3 Steps To Best Communicate With Your 3-Year Old (using coaching moments on the floor)

A few weeks ago I caught myself asking my 3-year old these three questions: “Are you supposed to be doing that?”, “Are you being a good boy?”, “What are you supposed to be doing right now?”. Perhaps it was my gentle tone of voice (after sternly telling him to sit down on the floor) and the lack of frustration I expressed with my questions, but to my awe, he responded as though I was asking him whether he wanted to go outside to ride his bike. He was confident and articulate with his: “No”, “No”, and “Getting ready for bed” answers. He knew exactly how to answer the questions and to my awe, there was calmness to his words.

My 3-year old is anything but a calm boy. He’s full of energy, he’s driven—we’re still trying to determine where that comes from!—and in “that toddler way”, he’s often defiant with his actions. That brief moment of calmness that was created when I gently asked those three questions was rare and highly valuable. He made eye contact with me, he displayed disappointment in himself and yet excitement for what he knew he should be doing, and he did it all himself!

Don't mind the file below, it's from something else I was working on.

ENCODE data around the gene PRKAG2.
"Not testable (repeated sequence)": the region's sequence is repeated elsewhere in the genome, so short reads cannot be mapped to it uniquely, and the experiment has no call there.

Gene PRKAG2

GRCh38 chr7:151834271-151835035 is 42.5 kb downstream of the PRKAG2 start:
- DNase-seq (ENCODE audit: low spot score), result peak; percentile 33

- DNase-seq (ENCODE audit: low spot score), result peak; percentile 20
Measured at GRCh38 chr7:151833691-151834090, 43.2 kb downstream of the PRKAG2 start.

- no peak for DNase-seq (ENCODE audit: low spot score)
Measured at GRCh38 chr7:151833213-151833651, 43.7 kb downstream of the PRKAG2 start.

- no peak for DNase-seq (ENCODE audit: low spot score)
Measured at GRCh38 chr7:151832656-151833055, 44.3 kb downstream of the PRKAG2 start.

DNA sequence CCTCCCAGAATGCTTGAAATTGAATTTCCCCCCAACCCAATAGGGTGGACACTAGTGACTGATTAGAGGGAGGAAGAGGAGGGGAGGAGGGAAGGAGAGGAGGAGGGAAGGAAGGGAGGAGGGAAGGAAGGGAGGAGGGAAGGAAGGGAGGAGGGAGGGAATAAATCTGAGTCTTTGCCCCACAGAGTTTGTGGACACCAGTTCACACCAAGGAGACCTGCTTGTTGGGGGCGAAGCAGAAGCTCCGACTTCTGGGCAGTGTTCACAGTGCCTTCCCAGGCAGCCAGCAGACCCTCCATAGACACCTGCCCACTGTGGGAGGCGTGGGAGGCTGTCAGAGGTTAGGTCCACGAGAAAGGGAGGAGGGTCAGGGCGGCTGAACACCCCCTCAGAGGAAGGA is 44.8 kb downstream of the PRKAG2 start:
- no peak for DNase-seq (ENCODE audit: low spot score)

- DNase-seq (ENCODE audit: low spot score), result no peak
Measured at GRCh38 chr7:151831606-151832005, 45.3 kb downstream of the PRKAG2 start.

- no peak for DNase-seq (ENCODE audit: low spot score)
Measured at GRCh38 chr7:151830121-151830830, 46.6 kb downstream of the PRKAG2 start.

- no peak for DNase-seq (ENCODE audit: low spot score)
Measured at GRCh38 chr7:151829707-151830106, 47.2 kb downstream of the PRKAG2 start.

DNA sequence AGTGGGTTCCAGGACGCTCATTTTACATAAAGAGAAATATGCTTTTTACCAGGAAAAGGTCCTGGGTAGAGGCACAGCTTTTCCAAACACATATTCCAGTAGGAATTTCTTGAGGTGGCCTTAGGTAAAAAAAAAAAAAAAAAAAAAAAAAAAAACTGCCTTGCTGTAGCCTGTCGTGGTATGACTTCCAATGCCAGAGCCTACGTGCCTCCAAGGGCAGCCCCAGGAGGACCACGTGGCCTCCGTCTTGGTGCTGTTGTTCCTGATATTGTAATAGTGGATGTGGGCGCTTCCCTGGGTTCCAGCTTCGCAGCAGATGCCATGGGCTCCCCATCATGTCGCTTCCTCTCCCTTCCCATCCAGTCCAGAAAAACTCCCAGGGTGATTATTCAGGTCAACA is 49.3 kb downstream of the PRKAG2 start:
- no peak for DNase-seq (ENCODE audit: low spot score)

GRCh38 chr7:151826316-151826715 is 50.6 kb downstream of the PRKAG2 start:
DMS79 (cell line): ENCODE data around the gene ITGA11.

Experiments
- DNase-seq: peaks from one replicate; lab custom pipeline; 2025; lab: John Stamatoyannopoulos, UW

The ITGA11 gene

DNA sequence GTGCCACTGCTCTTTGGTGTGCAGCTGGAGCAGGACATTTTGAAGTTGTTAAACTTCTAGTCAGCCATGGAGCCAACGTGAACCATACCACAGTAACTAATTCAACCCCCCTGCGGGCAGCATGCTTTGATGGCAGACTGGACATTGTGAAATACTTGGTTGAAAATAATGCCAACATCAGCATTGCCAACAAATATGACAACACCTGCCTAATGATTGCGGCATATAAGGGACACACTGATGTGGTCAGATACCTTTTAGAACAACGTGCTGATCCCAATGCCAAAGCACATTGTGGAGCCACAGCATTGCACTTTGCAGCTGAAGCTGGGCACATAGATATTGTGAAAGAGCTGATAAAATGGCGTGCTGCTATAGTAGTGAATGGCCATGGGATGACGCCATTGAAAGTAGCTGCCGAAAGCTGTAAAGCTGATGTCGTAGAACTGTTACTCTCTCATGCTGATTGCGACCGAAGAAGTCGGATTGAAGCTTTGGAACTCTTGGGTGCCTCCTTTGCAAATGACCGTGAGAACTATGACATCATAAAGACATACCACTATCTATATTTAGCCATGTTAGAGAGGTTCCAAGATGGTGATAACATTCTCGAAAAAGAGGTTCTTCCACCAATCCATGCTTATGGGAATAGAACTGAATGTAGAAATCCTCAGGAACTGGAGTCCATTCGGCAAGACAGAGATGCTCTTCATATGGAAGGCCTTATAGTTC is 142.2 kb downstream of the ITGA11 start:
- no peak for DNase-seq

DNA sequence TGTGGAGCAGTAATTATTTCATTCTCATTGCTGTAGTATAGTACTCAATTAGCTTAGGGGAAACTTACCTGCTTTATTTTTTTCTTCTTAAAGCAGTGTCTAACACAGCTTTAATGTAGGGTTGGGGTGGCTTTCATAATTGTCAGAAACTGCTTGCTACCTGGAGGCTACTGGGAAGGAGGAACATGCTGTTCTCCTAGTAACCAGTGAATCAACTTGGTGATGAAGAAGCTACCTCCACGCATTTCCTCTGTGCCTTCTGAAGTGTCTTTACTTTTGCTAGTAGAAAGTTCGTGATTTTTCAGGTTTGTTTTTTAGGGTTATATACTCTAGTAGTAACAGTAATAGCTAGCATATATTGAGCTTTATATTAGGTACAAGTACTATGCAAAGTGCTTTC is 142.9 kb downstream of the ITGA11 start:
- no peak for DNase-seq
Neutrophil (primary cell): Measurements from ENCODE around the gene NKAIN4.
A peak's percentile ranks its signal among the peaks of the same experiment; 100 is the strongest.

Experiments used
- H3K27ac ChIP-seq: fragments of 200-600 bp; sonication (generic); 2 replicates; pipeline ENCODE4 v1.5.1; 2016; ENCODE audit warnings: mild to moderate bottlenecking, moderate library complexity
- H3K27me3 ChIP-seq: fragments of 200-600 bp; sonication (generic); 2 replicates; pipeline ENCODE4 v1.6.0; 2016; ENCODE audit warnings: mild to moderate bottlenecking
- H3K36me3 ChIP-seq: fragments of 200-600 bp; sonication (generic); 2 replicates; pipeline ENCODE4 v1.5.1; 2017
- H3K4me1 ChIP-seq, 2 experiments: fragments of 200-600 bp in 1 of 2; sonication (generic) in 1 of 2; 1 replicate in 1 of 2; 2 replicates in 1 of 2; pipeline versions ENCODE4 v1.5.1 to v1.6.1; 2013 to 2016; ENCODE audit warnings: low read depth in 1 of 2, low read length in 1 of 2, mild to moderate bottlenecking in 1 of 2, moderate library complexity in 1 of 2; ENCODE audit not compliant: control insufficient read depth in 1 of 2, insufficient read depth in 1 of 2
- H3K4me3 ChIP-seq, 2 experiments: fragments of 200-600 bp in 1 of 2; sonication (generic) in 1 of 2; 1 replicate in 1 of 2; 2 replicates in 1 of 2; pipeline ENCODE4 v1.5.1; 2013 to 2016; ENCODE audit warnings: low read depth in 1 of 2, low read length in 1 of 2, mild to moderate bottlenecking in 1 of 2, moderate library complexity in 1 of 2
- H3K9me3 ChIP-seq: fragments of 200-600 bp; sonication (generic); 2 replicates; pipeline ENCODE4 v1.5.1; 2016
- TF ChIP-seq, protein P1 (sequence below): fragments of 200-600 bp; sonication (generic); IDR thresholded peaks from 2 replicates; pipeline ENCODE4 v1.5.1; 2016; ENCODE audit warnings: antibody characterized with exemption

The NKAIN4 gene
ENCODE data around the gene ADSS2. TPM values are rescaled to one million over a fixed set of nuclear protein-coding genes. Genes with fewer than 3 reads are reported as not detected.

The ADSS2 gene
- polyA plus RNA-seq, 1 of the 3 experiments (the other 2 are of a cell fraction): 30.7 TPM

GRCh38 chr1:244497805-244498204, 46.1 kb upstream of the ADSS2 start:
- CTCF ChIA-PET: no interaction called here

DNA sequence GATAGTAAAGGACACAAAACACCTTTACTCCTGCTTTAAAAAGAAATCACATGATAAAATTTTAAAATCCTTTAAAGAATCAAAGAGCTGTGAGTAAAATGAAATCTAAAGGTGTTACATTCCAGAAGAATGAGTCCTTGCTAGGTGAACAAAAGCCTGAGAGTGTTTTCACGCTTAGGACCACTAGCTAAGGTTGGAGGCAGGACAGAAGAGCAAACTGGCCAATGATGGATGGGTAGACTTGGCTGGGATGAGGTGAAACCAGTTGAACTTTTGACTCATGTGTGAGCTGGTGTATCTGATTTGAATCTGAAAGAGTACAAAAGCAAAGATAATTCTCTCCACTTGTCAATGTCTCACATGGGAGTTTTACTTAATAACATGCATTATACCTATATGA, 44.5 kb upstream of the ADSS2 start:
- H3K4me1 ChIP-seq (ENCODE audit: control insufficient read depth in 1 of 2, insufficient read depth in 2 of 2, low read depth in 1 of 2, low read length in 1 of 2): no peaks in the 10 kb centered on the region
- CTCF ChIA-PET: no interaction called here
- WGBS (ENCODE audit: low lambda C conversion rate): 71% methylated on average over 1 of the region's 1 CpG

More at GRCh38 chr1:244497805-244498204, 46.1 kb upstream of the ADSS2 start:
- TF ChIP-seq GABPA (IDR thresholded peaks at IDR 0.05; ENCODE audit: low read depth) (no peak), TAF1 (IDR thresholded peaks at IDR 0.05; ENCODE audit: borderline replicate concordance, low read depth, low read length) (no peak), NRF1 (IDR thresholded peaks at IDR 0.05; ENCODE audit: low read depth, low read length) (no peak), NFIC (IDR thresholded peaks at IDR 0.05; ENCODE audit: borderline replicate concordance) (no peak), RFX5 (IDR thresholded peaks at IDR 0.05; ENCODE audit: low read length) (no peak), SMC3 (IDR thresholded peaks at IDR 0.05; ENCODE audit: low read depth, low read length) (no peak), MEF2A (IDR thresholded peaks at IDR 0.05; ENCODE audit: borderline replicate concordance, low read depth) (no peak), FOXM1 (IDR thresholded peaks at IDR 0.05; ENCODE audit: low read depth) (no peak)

As I reflected on what just happened, it quickly became apparent that this approach really worked wonders for him. Best of all, it required no yelling, no expression of anger or frustration on my part—which rarely actually works—and in a true “coach approach” fashion, he completely sorted it out himself.
Over the coming weeks, I began testing out this new parenting strategy on both my 2 and 3-year old boys. The following are what I identified to be the 3 keys to the success of communicating with my toddlers:

1.  I sternly ask them to sit down and I remove all toys from their reach. They respond immediately and are attentive through direct eye contact with me (as they want to get up, and they want the toys).

2. I ask a series of questions (applicable to the situation) to get them both thinking and talking with me. Mostly commonly, I ask: “Are you supposed to be doing that?”, “Are you being a good boy?”, and “What are you supposed to be doing right now?”. Their attention span is so much better when they are talking to me than when I’m talking to them so the more I can get them to talk, the better.

3. Once they identify that they aren’t doing the right thing and they tell me what they should be doing instead, I immediately let them correct their own action by doing that thing (going to bed, brushing teeth, eating dinner, etc).

After dozens of coaching moments with both my 2 and 3-year olds over the past few weeks using this process, it’s clear that coaching can start at the age of 2!

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